Much later, Alfred Binet and Theodore Simon were commissioned to design a test to identify ‘mentally subnormal’ children in French schools. This test was a pioneering moment in intelligence testing and is still used as a baseline to this day. The Binet-Simon test became rather famous and widely accepted because of two factors that it introduced—mental age and standardization.
Mental age is the functioning age of a child or a person. That is, if a seven-year-old could pass all the items that a child of five could pass, then his mental age would be considered to be five, while his chronological age would be seven (you’ll see why this is important a bit later).
The next innovation was the concept of standardization. The final IQ score would be calculated by comparing one’s performance to others of their age, rather than a general number.
Binet’s concept of mental age was a critical moment of innovation, and paved the way towards determining a person’s intelligence quotient. William Stern told us that there was no point in only identifying a child’s mental age when there was nothing it could be compared to. Therefore, Stern compared a child’s mental age to their chronological age in order to guess his intelligence. Thus, if a child of ten had a mental age of eight, then he was below average; if his mental age was ten, he was average; and if his mental age was greater than ten, he was considered above average.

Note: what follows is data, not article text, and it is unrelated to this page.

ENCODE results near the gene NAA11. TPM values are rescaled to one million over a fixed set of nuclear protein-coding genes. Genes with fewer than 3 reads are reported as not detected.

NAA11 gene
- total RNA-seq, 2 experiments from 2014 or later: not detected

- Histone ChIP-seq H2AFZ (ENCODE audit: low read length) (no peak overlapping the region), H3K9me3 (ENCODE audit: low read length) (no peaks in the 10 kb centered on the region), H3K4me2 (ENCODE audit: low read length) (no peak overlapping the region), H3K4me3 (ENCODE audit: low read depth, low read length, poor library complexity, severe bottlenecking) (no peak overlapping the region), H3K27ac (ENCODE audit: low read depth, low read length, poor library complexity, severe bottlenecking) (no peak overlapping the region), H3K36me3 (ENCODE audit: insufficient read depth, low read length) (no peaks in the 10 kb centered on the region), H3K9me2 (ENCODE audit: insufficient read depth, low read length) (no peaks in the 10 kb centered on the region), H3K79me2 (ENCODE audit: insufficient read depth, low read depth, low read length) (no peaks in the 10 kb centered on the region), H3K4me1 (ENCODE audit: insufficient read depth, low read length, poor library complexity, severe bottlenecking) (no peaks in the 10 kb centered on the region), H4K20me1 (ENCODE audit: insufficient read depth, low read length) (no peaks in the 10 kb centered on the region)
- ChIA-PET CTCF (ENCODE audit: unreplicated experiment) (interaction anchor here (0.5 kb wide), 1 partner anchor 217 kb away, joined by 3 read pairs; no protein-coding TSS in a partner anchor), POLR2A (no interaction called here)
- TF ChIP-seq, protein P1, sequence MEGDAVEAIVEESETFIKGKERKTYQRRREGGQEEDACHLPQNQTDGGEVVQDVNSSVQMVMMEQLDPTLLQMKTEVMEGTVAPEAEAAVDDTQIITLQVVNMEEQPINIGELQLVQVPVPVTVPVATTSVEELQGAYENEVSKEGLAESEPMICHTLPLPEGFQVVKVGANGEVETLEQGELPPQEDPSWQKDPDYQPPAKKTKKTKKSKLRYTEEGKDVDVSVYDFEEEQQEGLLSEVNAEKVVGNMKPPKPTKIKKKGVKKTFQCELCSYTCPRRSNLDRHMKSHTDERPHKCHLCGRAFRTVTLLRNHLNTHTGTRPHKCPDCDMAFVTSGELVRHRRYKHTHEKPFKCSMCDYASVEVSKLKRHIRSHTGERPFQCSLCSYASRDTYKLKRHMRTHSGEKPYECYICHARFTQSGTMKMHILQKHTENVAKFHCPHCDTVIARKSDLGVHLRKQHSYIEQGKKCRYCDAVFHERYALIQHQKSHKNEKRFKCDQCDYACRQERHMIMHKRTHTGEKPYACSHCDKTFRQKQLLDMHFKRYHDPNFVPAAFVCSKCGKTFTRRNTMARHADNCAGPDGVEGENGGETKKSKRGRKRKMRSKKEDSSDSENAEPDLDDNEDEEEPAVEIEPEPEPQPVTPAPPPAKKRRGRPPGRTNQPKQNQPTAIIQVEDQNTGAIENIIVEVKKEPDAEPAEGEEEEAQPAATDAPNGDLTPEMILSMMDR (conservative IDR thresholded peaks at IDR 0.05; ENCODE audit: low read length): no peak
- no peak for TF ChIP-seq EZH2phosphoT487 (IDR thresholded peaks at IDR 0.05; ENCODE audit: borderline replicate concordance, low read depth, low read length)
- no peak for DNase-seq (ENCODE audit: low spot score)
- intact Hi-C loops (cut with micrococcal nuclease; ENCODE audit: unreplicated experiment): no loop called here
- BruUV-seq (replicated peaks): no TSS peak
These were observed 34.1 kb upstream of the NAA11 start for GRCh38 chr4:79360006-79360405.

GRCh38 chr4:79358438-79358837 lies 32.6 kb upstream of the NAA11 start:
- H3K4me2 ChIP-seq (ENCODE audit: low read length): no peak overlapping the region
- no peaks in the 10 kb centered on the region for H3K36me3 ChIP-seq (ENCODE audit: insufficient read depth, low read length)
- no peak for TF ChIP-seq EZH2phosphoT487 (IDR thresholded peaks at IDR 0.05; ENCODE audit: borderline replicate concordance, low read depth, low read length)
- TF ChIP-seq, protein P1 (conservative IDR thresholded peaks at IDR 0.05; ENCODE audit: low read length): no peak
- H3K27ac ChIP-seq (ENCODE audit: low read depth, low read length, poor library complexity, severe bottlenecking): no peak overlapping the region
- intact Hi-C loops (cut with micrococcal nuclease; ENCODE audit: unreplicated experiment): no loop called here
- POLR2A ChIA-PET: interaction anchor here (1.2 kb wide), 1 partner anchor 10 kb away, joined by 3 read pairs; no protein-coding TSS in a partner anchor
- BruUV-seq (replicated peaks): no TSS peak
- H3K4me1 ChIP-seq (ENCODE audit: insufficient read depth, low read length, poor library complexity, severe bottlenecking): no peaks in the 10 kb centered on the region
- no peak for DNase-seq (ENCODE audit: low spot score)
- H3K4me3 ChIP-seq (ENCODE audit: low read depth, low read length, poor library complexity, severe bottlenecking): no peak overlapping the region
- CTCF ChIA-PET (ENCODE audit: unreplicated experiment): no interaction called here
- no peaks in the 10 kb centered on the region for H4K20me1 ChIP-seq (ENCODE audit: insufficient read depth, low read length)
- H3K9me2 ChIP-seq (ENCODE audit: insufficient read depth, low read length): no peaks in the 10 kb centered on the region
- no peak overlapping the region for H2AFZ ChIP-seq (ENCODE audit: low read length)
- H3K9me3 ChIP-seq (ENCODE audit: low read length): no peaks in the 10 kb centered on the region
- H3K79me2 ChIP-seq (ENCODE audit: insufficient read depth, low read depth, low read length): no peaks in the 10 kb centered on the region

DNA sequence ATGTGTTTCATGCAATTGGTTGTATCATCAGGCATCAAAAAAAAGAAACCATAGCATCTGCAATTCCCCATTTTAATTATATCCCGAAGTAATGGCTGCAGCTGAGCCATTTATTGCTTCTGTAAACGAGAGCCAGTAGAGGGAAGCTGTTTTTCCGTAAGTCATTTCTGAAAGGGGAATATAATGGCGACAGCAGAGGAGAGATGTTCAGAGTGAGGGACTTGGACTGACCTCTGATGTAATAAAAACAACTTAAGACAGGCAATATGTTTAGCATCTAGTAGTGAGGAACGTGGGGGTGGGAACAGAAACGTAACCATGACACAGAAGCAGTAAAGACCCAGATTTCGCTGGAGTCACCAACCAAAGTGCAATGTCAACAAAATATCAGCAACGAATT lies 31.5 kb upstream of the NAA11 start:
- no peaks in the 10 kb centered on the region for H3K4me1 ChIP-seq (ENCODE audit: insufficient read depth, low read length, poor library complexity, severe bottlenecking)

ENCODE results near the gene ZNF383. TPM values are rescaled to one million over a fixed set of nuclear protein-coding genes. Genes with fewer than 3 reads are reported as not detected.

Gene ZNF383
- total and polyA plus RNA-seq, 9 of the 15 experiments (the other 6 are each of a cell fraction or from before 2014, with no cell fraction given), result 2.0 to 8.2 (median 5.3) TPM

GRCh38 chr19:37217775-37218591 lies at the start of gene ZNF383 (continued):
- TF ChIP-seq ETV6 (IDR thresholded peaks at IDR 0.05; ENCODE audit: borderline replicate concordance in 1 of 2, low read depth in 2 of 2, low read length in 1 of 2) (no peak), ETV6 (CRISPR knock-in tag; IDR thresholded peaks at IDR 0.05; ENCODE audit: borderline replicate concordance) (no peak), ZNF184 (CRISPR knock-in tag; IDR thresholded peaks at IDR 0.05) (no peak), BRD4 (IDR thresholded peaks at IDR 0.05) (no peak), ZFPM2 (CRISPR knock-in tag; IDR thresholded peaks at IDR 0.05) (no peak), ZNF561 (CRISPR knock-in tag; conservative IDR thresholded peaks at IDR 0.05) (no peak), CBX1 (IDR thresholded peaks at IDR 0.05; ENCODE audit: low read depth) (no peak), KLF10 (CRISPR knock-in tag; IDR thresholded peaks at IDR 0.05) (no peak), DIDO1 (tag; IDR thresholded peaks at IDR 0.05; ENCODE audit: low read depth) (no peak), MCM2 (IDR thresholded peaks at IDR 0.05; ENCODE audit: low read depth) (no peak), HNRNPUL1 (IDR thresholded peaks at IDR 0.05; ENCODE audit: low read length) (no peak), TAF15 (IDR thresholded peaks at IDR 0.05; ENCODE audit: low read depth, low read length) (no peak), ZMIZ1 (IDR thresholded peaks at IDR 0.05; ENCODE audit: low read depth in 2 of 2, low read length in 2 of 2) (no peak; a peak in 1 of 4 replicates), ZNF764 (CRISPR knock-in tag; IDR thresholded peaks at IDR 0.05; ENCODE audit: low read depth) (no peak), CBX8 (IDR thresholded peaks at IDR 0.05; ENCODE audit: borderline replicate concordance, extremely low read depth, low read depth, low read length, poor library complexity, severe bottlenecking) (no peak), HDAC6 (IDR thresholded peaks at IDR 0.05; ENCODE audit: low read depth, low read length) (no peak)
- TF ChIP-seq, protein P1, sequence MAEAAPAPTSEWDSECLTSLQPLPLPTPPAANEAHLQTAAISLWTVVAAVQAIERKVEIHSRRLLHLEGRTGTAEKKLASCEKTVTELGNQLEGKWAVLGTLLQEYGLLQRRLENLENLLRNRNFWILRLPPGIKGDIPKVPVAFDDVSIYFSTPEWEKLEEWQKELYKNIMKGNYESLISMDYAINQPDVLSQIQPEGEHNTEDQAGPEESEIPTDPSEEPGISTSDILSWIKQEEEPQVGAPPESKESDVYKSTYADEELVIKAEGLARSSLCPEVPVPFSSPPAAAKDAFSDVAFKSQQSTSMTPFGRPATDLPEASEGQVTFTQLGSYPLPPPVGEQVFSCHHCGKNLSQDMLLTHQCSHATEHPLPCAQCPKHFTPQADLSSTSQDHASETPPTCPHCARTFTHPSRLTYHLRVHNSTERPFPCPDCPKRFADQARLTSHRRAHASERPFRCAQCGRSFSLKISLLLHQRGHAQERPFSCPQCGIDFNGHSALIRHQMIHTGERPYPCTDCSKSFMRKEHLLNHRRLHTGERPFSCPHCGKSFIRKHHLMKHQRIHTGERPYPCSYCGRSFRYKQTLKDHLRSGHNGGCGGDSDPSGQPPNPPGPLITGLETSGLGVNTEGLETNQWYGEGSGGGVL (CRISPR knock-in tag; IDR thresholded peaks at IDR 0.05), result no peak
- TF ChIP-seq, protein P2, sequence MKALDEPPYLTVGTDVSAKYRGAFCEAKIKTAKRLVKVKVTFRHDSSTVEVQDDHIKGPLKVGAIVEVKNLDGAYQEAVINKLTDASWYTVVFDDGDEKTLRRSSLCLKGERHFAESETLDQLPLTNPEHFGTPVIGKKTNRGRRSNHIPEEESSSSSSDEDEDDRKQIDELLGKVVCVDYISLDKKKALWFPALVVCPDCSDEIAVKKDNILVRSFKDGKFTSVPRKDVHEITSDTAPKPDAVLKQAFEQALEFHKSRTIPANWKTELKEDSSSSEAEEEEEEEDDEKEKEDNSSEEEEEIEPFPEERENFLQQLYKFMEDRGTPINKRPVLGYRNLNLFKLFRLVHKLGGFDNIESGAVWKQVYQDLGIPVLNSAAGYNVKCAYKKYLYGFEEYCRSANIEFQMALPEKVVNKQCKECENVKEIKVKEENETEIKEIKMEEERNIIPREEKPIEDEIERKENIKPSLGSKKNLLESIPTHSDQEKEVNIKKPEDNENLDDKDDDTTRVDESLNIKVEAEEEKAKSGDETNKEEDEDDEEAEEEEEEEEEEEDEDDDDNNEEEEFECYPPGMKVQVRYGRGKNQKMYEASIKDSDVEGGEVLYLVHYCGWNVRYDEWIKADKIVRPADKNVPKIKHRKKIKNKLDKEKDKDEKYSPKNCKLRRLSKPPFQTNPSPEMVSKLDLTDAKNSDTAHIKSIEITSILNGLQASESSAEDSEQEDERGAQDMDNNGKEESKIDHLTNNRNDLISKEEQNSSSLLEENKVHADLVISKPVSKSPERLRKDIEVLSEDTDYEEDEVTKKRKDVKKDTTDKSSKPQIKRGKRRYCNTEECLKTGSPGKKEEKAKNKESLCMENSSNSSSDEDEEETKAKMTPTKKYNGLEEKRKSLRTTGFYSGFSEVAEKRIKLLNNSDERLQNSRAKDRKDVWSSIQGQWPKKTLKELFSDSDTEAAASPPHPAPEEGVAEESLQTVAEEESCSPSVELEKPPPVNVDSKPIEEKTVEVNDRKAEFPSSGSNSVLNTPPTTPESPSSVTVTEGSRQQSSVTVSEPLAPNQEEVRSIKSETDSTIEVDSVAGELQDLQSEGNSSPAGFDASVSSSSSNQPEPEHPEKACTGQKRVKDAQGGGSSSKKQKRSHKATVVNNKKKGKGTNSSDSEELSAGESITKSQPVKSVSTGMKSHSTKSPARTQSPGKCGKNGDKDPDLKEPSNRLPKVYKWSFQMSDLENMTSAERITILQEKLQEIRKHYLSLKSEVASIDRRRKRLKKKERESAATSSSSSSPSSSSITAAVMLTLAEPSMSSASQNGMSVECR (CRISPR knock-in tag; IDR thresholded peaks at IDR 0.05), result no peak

Lewis Terman finally called this an ‘intelligence quotient’ and presented the world with the concept of IQ. He revised the concept slightly and made IQ a percentage measure.
The final formula now used to calculate IQ is MA/CA*100, where MA is mental age and CA is chronological age.
This approach works until an individual reaches the age of 17 or 18, but beyond that, it gives a rather skewed perspective. A more statistical approach was then adopted, where scores were converted into set scores to determine the final IQ score.
Currently, the Wechsler Scales, the Binet Kamet Test of Intelligence, MISIC, Raven’s Progressive Matrices etc., are used to assess IQ. The questions on these scales are different for children and for adults. These tests are composed of various subtests. For example, Wechsler’s consists of Information, Digit Span, Vocabulary, Arithmetic, Comprehension, Similarities, Picture Completion, Picture Design, Object Assembly, and Digit Symbol sub-tests.
What is considered a high IQ?
When a person scores 120 or above on an IQ test, they are said to have a high IQ; in fact, they are called ‘gifted’. A person who is gifted can have various characteristics, like an unusually brilliant memory and alertness, is deeply intuitive, can solve problems beyond his age, or have a vast vocabulary. These characteristics vary between individuals.
It often happens that a student who is a daydreamer in class may be gifted, but is in a class that is not challenging enough to raise his curiosity or engage him effectively.